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The Argentine Swede 

José González uses his light, airy tenor to bring focus to messy emotional issues

Talk about your stranger in a strange land.

Singer-songwriter José González, Swedish by birth and Argentine by heritage, is on his cell phone in Knoxville, Tenn., before a gig on his first tour of the American South.

"I've done two U.S. tours before this, but I've just been to the West and East coasts," González says.

And he's completely unfazed. Delivered in English better than most Americans speak, his ruminations on this foreign experience are limited to effusive statements about the "opportunity to visit wonderful different places, and all the different foods you get to eat."

The people he meets, by the way, "have been nothing short of nice, and usually a lot better than that."

González is touring the United States to promote his unnervingly beautiful debut album, Veneer, which originally was released by the independent label Hidden Agenda last year, and is now available widely through a distribution deal with Mute Records.

The CD justifiably has won him comparisons to such creative and introspective musical artists as Nick Drake, Elliott Smith, Tim Buckley, Will Oldham (Bonnie "Prince" Billy, Palace Brothers), Mark Kozelek (Red House Painters, Sun Kil Moon), Joseph Arthur and Paul Simon.

That tour will come to Tucson for González's Oct. 2 gig at Plush, with opening act Death Vessel.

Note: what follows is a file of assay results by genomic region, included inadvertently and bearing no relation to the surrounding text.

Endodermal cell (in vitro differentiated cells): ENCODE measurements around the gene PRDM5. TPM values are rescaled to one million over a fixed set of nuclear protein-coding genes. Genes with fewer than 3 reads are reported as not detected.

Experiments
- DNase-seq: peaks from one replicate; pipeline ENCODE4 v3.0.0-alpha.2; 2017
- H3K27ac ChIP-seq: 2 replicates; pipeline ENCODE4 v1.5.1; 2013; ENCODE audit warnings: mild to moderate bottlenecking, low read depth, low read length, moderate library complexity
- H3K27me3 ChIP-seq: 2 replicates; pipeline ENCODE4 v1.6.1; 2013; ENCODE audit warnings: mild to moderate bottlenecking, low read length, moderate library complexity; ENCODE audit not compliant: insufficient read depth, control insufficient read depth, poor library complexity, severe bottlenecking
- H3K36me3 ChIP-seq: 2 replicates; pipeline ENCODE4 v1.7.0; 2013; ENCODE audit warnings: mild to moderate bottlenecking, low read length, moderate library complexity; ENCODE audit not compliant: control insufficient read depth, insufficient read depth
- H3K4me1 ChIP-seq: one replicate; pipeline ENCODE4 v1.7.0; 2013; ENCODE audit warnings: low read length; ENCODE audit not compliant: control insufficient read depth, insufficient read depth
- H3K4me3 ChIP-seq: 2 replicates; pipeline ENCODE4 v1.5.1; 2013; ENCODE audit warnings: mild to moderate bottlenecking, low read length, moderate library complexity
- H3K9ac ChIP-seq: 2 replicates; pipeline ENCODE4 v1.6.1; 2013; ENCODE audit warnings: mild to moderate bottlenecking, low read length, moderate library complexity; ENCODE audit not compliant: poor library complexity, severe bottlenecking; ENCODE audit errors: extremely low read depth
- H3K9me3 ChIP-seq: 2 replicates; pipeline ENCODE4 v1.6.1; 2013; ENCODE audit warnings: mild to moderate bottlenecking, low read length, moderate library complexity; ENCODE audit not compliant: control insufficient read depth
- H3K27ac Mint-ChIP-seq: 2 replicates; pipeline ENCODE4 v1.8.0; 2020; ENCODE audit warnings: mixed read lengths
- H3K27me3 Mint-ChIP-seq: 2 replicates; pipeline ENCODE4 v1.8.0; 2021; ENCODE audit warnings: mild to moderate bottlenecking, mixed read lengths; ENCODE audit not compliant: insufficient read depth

Although González grew up digging American indie and alternative music, he has a sound that will strike many listeners as a wholly unique voice.

Playing only a nylon-stringed classical guitar, González's arrangements vary from loud to soft, tender to aggressive and back again, and he often incorporates flamenco and bossa nova styles into his acoustic soundscapes. With his light, airy tenor, he sings remarkably cogent and concise pop songs that bring a clear focus to messy emotional issues.

The combination often results in trance-like music, which is underlined by his minimalist lyrics. "We'll keep on whispering our mantras," González sings on the album's opening track, "Slow Moves."

In fact, the two songs that follow--"Remain" and "Lovestain"--consist of just two and three repeated lines, respectively, repeated over and over with minute variations to nevertheless convey an intense, changing interior narrative.

On "Heartbeats," a cover of a tune originally performed by fellow Swedish artist The Knife, González's double-tracked vocals allow him to sing close harmony with himself, the song sounding like a recently unearthed outtake from a lost Simon and Garfunkel recording session.

Born in Gothenburg, in 1978, González is the son of two Argentines who relocated there in 1976. American music was always around the house, including the Beatles, as well as styles from around the world.

During his teenage years, González played bass in punk and hardcore bands--with names such as Back Against the Wall--inspired by the likes of Black Flag, the Misfits and Dead Kennedys. When he started writing his own songs at 14 or so, he realized they were more appropriate for the solo acoustic-guitar setting.